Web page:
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Machines as talent – Collaboration, not competition

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The impact of computing on work is not new, but it is accelerating. The increasing power of computers and software to perform cognitive tasks is challenging organizations to rethink the design of work and the capabilities their employees need to succeed.

Exciting cognitive computing technologies are now able to perform many tasks once considered solely the domain of humans. Cognitive technologies such as speech recognition, computer vision, and machine learning are converging to produce machines that can talk, see, read, listen, and even learn by watching YouTube videos.

Close to 60 percent of leaders in this year’s survey rated the issue of “machines as talent” “important” or “very important.” Yet, while many executives are interested, few have a strong grasp of the issue or its implications. Capability gaps around the issue are evident worldwide (figure 1). In fact, only 5 percent of executives surveyed believe they have a detailed understanding of how cognitive computing will impact their workforce.

The impact of computing on work is not new, but it is accelerating. An Oxford University study that examined the impact of technology on hundreds of occupations in the United States found that nearly half of total US employment could potentially be automated over the next decade or two.2

The more radical changes are those brought on by cognitive computing—technologies that allow computers to replace tasks previously done by people. With these changes, work can become better, faster, and even safer.

Today, health care workers, customer service agents, sales people, and even retail workers benefit from automation and cognitive technologies, helping them to diagnose and prescribe drugs more rapidly, solve problems, recommend the right product, or simply take an order. Some jobs are being eliminated and others are changing. In the coming era of human-machine collaboration, jobs, organizations, and management practices will need to be thoughtfully and deliberately redesigned. Job rotation will happen more quickly, with shorter lead times. Employees—as well as executives and managers—will need to acquire new skills.

Learn more about machines as talent

An emerging theme in this area is the idea that machines are collaborators, not competitors, in the workplace. Consider, for instance, Associated Press (AP), which is implementing a system to automate the writing of corporate earnings reports. AP’s goal was not to put journalists out of work but rather to increase—by a factor of over 10—the number of companies it covers, from 300 to 4,400. In other words, AP’s scale and reach has increased without increasing its need for labor. Reporters, for their part, can now concentrate on tasks that require more ingenuity and add more value than the routine drafting of earnings reports.3 As Lou Ferrara of AP says, “This is about using technology to free journalists to do more journalism and less data processing, not about eliminating jobs.”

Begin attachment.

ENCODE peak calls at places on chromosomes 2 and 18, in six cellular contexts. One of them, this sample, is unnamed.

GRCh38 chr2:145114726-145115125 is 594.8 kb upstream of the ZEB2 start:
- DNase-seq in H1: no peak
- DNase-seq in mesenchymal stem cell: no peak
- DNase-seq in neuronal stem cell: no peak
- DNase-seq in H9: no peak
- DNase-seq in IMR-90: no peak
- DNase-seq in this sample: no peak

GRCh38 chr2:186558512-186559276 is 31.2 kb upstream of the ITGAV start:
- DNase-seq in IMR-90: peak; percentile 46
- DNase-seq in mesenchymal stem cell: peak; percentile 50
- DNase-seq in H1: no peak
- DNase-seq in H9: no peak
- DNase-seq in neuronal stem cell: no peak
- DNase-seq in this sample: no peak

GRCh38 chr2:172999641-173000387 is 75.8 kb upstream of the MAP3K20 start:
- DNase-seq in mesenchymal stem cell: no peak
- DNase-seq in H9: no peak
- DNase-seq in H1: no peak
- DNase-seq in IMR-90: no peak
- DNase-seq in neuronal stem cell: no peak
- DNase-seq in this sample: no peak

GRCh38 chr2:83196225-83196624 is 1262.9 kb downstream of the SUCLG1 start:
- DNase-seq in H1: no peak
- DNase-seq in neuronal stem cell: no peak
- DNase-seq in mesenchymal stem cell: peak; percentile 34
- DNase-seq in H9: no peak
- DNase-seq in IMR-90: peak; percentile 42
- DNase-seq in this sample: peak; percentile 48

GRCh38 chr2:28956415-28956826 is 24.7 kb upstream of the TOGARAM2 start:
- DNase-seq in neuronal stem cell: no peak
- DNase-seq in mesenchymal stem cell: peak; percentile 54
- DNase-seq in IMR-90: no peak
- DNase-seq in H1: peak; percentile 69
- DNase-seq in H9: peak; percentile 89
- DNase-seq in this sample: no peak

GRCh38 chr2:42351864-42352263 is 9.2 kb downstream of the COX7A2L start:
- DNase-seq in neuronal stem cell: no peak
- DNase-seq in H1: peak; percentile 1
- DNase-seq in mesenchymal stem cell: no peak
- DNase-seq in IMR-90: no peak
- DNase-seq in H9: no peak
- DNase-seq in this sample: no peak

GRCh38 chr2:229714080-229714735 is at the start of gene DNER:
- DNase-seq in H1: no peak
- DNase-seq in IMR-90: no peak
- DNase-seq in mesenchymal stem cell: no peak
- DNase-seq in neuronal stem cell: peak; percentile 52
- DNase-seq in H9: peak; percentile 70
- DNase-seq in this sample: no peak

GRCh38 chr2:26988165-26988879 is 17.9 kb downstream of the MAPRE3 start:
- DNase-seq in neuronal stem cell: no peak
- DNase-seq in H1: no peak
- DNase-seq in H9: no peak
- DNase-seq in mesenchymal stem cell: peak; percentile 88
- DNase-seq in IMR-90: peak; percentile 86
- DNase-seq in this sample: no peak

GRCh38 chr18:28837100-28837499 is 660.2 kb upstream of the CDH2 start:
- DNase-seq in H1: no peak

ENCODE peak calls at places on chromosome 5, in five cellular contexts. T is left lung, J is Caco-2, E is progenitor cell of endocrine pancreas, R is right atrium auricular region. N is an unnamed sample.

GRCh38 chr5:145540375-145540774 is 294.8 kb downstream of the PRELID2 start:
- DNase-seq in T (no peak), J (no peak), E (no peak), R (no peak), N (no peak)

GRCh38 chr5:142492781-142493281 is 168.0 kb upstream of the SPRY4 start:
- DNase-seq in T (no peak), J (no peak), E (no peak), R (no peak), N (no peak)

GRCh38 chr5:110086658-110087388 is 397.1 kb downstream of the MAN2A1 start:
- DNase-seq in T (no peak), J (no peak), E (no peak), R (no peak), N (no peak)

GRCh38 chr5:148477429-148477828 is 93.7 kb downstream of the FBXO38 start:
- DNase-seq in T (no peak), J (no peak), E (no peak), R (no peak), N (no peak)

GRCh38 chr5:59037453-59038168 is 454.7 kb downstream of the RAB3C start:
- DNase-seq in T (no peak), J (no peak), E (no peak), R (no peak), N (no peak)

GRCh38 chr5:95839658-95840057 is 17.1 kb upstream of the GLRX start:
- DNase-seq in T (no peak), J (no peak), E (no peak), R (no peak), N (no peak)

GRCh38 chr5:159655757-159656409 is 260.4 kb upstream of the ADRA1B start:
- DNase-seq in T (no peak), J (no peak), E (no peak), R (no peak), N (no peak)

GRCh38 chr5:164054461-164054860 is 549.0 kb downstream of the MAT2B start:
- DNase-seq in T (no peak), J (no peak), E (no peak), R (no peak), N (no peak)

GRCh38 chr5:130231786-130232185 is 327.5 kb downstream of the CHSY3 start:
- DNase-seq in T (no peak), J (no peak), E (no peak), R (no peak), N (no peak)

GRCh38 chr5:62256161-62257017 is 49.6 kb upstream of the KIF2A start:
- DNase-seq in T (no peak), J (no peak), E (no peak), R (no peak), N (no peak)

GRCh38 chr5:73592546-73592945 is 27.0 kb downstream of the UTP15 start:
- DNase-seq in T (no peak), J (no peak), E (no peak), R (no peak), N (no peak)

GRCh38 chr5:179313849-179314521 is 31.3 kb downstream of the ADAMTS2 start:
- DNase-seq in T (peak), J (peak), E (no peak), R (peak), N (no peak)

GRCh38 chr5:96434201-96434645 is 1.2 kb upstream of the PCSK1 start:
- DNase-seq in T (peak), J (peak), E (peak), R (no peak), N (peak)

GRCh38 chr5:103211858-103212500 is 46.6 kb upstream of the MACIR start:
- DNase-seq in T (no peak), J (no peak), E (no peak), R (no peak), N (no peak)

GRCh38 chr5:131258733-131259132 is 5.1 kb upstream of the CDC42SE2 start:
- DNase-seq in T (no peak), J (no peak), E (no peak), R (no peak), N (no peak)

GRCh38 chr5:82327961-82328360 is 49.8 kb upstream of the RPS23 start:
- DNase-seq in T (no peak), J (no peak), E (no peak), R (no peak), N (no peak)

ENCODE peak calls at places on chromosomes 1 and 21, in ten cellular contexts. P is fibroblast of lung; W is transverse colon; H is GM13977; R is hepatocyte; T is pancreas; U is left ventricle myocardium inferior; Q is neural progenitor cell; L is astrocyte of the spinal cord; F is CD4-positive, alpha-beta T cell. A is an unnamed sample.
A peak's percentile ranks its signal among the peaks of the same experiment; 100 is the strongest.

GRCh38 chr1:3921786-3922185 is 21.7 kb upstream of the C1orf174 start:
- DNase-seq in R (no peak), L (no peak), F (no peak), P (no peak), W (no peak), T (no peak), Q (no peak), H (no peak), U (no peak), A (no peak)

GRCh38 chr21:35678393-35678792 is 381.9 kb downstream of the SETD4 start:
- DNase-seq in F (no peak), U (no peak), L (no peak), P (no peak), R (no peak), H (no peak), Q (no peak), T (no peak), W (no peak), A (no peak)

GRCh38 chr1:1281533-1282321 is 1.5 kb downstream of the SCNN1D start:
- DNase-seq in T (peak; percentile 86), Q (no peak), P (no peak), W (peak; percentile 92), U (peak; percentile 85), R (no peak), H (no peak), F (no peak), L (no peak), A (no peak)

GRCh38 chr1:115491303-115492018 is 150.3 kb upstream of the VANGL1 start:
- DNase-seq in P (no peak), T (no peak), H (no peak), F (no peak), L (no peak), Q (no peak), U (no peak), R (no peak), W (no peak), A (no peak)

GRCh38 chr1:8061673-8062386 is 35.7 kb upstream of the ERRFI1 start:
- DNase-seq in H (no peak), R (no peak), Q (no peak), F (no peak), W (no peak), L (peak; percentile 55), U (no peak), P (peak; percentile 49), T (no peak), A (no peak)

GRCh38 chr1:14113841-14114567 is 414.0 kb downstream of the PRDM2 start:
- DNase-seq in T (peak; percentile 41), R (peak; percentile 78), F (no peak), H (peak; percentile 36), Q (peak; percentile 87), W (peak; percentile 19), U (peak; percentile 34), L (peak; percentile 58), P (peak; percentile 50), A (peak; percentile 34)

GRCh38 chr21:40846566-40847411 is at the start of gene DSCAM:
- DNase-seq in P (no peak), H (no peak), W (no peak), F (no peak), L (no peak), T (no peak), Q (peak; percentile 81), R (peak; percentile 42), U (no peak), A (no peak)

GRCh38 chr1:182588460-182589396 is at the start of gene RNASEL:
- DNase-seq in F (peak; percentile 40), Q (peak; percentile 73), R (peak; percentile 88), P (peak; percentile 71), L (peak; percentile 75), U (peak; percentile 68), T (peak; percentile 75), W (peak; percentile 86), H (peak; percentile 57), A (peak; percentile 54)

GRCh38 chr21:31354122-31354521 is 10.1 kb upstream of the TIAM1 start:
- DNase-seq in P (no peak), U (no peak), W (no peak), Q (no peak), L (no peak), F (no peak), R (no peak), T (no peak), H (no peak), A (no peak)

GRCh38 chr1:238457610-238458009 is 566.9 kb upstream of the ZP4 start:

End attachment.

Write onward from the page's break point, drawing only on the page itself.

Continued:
Similarly, as translation programs have become more efficient, the job of a translator has changed to become more like that of an editor.4 E-discovery in litigation is performed with assistance from computers. Amazon is using robots more, redefining warehouse workers’ jobs.5 And the list of examples goes on:

An insurance company allows customers to take photos of their auto accidents and submit them electronically to claims software, which accelerates the claims process.
Barclays now validates the identity of callers through voice recognition instead of by asking them questions.6
Automated fraud detection systems help service agents make more profitable decisions with less extensive training.
At Volkswagen, robots help manufacturing line workers do more work with fewer work-related injuries.7

As more types of knowledge and physical work continue to be displaced by technology, HR and talent leaders can play a major role in this transition.